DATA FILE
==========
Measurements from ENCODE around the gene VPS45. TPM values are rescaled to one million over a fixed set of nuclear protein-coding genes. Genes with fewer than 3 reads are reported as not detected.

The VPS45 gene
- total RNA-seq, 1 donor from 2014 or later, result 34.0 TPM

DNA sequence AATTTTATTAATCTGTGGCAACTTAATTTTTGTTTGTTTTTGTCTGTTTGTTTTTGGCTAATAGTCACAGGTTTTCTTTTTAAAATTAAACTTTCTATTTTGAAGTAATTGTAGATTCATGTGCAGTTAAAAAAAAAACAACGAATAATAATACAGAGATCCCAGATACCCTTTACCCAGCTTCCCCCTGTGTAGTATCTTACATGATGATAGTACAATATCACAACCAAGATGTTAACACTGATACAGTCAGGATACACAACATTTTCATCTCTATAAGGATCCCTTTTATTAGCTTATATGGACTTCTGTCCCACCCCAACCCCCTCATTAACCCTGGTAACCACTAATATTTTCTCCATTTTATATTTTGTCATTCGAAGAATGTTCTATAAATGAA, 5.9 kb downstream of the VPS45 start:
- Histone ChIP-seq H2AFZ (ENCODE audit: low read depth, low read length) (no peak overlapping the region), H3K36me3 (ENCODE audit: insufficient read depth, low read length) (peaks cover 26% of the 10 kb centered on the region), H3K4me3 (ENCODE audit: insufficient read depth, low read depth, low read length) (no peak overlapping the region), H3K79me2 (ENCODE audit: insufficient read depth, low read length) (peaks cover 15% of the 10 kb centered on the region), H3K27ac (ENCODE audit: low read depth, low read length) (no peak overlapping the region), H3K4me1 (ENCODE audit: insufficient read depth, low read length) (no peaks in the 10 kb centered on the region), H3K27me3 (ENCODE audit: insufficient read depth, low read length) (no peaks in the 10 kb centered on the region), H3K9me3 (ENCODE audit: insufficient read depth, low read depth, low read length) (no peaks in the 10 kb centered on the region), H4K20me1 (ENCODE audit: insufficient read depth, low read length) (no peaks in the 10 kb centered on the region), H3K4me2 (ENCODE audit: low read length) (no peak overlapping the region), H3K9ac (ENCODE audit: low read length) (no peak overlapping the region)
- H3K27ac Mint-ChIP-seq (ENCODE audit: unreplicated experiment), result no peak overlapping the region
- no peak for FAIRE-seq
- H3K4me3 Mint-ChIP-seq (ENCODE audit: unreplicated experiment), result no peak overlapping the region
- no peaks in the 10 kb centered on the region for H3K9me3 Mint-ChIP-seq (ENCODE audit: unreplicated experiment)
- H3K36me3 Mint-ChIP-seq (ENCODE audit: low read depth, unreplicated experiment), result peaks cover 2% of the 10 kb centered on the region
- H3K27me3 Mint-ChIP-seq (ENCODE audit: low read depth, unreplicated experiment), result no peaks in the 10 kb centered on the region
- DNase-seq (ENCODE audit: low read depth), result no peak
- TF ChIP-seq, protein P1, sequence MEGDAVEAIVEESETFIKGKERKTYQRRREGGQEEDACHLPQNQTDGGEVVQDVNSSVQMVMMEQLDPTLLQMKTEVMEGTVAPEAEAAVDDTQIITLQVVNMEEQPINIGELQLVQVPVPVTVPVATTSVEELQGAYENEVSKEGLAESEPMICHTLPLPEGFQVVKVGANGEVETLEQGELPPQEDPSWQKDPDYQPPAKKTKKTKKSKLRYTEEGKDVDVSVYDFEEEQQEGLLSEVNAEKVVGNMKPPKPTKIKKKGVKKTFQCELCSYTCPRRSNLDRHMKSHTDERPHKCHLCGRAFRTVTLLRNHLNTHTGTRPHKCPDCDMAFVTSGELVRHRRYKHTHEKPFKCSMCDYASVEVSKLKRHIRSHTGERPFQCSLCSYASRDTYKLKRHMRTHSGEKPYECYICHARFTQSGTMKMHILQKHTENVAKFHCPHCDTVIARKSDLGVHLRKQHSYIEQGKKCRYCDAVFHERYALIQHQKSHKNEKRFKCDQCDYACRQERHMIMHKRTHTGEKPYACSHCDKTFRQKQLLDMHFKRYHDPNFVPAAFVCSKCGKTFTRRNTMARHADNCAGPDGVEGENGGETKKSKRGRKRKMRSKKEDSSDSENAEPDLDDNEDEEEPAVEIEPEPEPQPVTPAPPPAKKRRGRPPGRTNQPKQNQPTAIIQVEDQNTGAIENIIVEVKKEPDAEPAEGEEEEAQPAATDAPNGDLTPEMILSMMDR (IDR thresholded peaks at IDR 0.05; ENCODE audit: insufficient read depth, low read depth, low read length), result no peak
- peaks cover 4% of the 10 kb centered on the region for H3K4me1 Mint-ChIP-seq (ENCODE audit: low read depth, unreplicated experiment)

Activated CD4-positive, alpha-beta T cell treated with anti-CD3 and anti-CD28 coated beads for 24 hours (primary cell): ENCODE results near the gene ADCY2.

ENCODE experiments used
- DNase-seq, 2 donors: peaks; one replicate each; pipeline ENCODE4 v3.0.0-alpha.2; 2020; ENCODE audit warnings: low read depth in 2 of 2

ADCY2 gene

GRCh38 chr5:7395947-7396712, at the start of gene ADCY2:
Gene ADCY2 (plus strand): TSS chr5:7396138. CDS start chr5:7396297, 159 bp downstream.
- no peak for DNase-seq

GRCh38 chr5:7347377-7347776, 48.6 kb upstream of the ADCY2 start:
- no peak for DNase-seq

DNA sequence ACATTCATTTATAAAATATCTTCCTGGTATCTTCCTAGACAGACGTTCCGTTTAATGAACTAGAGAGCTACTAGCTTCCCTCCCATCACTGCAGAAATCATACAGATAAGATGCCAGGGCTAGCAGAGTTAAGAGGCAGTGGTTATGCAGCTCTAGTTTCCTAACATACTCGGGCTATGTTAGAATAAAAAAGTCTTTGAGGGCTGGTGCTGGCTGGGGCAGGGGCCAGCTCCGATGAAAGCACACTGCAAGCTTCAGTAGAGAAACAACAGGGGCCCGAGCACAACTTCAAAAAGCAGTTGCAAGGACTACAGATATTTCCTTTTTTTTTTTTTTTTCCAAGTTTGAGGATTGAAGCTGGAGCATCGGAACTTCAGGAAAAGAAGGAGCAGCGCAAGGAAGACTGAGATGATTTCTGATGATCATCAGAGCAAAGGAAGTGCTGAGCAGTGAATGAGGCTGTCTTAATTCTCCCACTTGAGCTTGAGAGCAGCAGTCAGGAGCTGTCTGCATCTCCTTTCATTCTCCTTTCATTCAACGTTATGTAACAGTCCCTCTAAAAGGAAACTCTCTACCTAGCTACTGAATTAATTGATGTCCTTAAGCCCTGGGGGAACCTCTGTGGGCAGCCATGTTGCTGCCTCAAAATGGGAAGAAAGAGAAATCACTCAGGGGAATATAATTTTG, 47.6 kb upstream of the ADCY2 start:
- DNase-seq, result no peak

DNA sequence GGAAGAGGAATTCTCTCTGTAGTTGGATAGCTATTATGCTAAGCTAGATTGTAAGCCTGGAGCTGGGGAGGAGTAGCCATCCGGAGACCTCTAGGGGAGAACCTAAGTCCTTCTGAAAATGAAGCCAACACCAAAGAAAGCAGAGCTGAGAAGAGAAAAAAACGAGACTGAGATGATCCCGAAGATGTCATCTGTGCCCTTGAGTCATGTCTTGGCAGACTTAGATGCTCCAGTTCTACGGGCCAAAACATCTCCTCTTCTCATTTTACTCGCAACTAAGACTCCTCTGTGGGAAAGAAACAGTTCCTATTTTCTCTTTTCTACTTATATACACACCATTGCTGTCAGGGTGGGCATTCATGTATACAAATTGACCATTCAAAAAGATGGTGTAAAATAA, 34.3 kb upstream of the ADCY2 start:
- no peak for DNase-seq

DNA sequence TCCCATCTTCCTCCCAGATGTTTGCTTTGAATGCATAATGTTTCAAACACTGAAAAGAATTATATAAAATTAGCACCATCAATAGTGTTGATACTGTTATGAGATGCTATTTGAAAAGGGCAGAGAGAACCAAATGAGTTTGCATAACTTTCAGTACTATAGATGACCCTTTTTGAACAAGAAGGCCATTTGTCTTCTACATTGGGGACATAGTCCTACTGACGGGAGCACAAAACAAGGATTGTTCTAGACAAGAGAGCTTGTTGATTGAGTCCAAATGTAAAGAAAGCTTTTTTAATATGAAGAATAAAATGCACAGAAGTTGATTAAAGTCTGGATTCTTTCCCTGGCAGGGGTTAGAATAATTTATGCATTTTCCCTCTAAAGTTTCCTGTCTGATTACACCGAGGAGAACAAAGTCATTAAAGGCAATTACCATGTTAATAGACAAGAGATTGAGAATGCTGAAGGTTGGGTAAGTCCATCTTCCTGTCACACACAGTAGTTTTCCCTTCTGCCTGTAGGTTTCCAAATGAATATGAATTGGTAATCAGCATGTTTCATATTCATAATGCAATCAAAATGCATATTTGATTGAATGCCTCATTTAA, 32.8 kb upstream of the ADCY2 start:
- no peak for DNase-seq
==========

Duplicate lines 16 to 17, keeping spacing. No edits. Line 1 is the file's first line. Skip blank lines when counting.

ENCODE experiments used
- DNase-seq, 2 donors: peaks; one replicate each; pipeline ENCODE4 v3.0.0-alpha.2; 2020; ENCODE audit warnings: low read depth in 2 of 2